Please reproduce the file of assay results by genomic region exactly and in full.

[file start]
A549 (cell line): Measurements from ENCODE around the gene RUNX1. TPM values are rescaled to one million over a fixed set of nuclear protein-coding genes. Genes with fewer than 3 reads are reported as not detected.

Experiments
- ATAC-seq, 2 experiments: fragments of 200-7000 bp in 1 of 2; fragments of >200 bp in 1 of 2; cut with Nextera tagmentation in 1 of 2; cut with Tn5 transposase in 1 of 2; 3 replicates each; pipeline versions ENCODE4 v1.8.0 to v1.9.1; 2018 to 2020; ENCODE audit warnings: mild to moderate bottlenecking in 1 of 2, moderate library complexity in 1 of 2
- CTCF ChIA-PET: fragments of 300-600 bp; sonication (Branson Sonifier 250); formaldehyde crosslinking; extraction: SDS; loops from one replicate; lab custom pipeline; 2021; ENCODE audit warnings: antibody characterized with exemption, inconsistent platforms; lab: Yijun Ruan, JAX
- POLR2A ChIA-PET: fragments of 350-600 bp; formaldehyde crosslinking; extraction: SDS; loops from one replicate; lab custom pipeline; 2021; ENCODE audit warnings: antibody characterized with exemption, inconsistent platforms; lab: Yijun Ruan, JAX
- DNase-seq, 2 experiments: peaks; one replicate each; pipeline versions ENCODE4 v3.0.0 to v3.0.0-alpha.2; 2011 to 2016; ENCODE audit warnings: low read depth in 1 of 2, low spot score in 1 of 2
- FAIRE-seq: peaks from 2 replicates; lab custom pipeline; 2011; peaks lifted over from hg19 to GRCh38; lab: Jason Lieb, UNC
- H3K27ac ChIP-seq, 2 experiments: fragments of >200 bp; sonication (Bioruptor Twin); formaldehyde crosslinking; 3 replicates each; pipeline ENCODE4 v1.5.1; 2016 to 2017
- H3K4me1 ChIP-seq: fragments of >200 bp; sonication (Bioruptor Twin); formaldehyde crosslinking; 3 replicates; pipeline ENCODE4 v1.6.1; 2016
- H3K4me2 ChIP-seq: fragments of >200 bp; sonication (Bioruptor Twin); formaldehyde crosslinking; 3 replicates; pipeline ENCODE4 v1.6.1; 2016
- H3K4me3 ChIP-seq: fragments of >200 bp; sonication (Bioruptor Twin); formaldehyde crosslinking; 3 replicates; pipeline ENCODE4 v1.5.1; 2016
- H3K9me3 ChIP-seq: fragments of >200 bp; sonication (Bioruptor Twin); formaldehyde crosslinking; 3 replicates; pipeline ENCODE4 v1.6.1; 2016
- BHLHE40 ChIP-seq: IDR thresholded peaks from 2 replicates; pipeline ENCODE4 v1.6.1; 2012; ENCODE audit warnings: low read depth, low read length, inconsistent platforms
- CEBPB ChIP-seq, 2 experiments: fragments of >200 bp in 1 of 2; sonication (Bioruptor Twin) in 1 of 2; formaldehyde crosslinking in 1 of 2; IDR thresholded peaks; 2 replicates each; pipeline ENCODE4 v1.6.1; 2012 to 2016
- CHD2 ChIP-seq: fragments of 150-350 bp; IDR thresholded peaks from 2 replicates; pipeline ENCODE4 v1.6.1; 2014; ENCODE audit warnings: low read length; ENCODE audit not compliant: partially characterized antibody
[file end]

A549 (cell line): Measurements from ENCODE around the gene RUNX1. TPM values are rescaled to one million over a fixed set of nuclear protein-coding genes. Genes with fewer than 3 reads are reported as not detected.

Experiments
- ATAC-seq, 2 experiments: fragments of 200-7000 bp in 1 of 2; fragments of >200 bp in 1 of 2; cut with Nextera tagmentation in 1 of 2; cut with Tn5 transposase in 1 of 2; 3 replicates each; pipeline versions ENCODE4 v1.8.0 to v1.9.1; 2018 to 2020; ENCODE audit warnings: mild to moderate bottlenecking in 1 of 2, moderate library complexity in 1 of 2
- CTCF ChIA-PET: fragments of 300-600 bp; sonication (Branson Sonifier 250); formaldehyde crosslinking; extraction: SDS; loops from one replicate; lab custom pipeline; 2021; ENCODE audit warnings: antibody characterized with exemption, inconsistent platforms; lab: Yijun Ruan, JAX
- POLR2A ChIA-PET: fragments of 350-600 bp; formaldehyde crosslinking; extraction: SDS; loops from one replicate; lab custom pipeline; 2021; ENCODE audit warnings: antibody characterized with exemption, inconsistent platforms; lab: Yijun Ruan, JAX
- DNase-seq, 2 experiments: peaks; one replicate each; pipeline versions ENCODE4 v3.0.0 to v3.0.0-alpha.2; 2011 to 2016; ENCODE audit warnings: low read depth in 1 of 2, low spot score in 1 of 2
- FAIRE-seq: peaks from 2 replicates; lab custom pipeline; 2011; peaks lifted over from hg19 to GRCh38; lab: Jason Lieb, UNC
- H3K27ac ChIP-seq, 2 experiments: fragments of >200 bp; sonication (Bioruptor Twin); formaldehyde crosslinking; 3 replicates each; pipeline ENCODE4 v1.5.1; 2016 to 2017
- H3K4me1 ChIP-seq: fragments of >200 bp; sonication (Bioruptor Twin); formaldehyde crosslinking; 3 replicates; pipeline ENCODE4 v1.6.1; 2016
- H3K4me2 ChIP-seq: fragments of >200 bp; sonication (Bioruptor Twin); formaldehyde crosslinking; 3 replicates; pipeline ENCODE4 v1.6.1; 2016
- H3K4me3 ChIP-seq: fragments of >200 bp; sonication (Bioruptor Twin); formaldehyde crosslinking; 3 replicates; pipeline ENCODE4 v1.5.1; 2016
- H3K9me3 ChIP-seq: fragments of >200 bp; sonication (Bioruptor Twin); formaldehyde crosslinking; 3 replicates; pipeline ENCODE4 v1.6.1; 2016
- BHLHE40 ChIP-seq: IDR thresholded peaks from 2 replicates; pipeline ENCODE4 v1.6.1; 2012; ENCODE audit warnings: low read depth, low read length, inconsistent platforms
- CEBPB ChIP-seq, 2 experiments: fragments of >200 bp in 1 of 2; sonication (Bioruptor Twin) in 1 of 2; formaldehyde crosslinking in 1 of 2; IDR thresholded peaks; 2 replicates each; pipeline ENCODE4 v1.6.1; 2012 to 2016
- CHD2 ChIP-seq: fragments of 150-350 bp; IDR thresholded peaks from 2 replicates; pipeline ENCODE4 v1.6.1; 2014; ENCODE audit warnings: low read length; ENCODE audit not compliant: partially characterized antibody